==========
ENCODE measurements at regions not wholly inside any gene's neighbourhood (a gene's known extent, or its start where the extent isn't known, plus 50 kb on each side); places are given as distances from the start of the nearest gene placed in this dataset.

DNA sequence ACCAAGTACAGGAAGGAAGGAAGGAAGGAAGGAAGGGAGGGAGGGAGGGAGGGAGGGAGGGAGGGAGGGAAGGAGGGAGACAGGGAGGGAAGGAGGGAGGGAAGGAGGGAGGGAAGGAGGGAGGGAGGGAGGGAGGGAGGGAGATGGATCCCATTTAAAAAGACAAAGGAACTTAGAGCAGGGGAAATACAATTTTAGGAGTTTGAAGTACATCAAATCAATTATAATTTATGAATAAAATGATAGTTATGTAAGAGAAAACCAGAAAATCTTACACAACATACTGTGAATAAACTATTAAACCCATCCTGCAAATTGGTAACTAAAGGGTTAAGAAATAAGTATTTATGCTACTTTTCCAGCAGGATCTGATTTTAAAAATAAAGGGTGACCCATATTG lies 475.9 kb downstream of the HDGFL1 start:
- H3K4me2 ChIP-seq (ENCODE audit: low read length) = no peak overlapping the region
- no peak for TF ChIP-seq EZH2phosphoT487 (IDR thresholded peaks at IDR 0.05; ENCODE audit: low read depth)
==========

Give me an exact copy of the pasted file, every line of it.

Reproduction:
ENCODE measurements at regions not wholly inside any gene's neighbourhood (a gene's known extent, or its start where the extent isn't known, plus 50 kb on each side); places are given as distances from the start of the nearest gene placed in this dataset.

DNA sequence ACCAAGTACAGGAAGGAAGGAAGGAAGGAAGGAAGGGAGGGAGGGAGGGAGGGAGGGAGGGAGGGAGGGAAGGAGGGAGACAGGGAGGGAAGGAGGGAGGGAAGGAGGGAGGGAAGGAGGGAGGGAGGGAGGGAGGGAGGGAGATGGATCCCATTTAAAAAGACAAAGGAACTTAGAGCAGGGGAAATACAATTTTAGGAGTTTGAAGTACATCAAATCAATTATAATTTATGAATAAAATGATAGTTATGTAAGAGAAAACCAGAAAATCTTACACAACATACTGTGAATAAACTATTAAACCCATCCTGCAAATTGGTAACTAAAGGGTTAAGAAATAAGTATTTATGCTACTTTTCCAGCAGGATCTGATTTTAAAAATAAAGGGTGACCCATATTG lies 475.9 kb downstream of the HDGFL1 start:
- H3K4me2 ChIP-seq (ENCODE audit: low read length) = no peak overlapping the region
- no peak for TF ChIP-seq EZH2phosphoT487 (IDR thresholded peaks at IDR 0.05; ENCODE audit: low read depth)